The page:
Nesting: Not just for the birds

When you hear the term ‘nesting’ it probably conjures up an adorable image of a little bird or animal building a home or caring for their young….

Nesting Season

Image by Pat Gaines. CC license here.

However, in the world of library research, this term means something different.  When we talk about ‘nesting’ as a search strategy it actually refers to the ability to search for multiple synonyms at once by enclosing them in parentheses and connecting them with the operator ‘OR’.

You can think of the parentheses as the little nests which hold your search terms.  How sweet.

Why Bother?

Aside from having a cute name, the real benefit of ‘nesting’ is that it allows you to search for the multiple ways a term could be described all in one go.  Since you cannot predict what language another author has used when writing about a given subject, searching for variants is a nice way to make sure you find all of the relevant materials.

For example, let’s say you are doing some research about the consequences of divorce for young children.  While it may be tempting to just use ‘consequences’ as a search term, it’s a good idea to brainstorm some of the other ways this term could be expressed.

In addition to thinking of exact synonyms, try to also consider related terms that might still return relevant results.

Here’s an example of a list I created after brainstorming some other ways to describe my initial search terms:
Consequences                     

  • Effects
  • Reactions
  • Adjustment
  • Repercussions

Of course, you could likely think of many additional terms.  While we are keeping this example rather simple for the sake of demonstration, remember that you could also brainstorm and nest synonyms for your other search terms as well.

Translating your list into a database search

Once you’ve thought up some alternative terms, the next step is to carry out your search in the database of your choice.  When you nest terms in a library database using specific syntax, the database knows that you are looking for any one of those terms in order to bring back a matching result.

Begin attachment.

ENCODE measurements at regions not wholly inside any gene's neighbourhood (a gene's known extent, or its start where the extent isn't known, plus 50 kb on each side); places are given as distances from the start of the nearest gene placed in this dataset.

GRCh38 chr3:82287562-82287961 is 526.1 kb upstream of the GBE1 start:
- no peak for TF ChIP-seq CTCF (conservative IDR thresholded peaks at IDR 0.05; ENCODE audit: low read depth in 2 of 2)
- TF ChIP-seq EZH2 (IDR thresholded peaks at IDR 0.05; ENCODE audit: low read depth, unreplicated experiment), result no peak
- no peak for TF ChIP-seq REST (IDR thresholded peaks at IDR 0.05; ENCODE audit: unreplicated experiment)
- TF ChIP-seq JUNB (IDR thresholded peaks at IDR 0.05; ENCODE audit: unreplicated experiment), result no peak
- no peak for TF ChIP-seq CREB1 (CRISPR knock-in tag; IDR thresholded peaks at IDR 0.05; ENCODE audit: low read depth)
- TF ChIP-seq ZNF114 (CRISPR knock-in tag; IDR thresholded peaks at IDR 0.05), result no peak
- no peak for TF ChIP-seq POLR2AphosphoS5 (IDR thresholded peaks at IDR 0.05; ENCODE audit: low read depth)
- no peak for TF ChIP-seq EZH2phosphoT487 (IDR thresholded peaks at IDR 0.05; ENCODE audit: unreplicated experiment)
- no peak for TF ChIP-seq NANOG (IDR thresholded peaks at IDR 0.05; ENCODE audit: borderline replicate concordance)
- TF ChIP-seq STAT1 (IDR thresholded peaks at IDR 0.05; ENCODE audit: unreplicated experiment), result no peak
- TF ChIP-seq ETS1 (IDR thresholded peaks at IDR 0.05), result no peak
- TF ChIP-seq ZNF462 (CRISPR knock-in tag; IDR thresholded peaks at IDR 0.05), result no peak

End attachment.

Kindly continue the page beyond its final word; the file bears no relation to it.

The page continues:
What’s the syntax? Enclose the terms in parentheses and separate them with the operator ‘OR’.  Here’s what I would do following the example above:

(consequences OR effects OR reactions OR adjustment OR repercussions)

If I want to add any other search terms, nested or not, I would connect those to the search by using the ‘AND’ operator, like so:

(consequences OR effects OR reactions OR adjustment OR repercussions) AND children AND divorce

It is almost like building a math equation.  Each piece of punctuation or operator indicates a very specific action to the database, telling it which articles are acceptable to return in your results list.

Sample Search in PsycARTICLES

Nesting terms is a great way to increase the number of results you find.  Let’s take a look at how this might play out in an actual database, like PsycARTICLES.

First, here is a screenshot of a search I conducted without nesting:

sample search no nesting

Click image to enlarge.

In this case, I searched for: divorce AND consequences AND children.  This search yielded 14 scholarly articles.

Next, I will build a search and nest the synonyms I brainstormed:

building a search string with nesting

Click image to enlarge

**Note, I chose to build my entire search in just one of the search boxes, in one long string (like a math equation).  If you prefer, you can use the boxes below to connect your additional terms with ‘AND’.

Here is a screenshot of the results page generated from this nested search:

results from nested search

Click image to enlarge.

You can see that by nesting some related terms I was able to find 160 more scholarly articles than in the previous search. The database has more opportunities to return a match since I gave it the flexibility to find one of a number of terms related to ‘consequences’.

If you were feeling particularly wild, you could also consider nesting some more specific language for the term ‘children’.  For instance, if you’re focused on “young children” you may want to do something like:

(“young children” OR toddlers OR preschoolers OR infants)

The fine print

As with all things, there are times nesting works better than others.  If you find that you are retrieving far too many results, consider eliminating one or two terms to see this how this changes what you find.

Likewise, if you nest many terms but all of your results tend to use the same one, this is probably a good indication that nesting those additional items is unnecessary.

As ever, Happy Searching!

Leave a Reply

Fill in your details below or click an icon to log in:

WordPress.com Logo

You are commenting using your WordPress.com account. Log Out / Change )

Twitter picture

You are commenting using your Twitter account. Log Out / Change )

Facebook photo

You are commenting using your Facebook account. Log Out / Change )

Google+ photo

You are commenting using your Google+ account. Log Out / Change )

Connecting to %s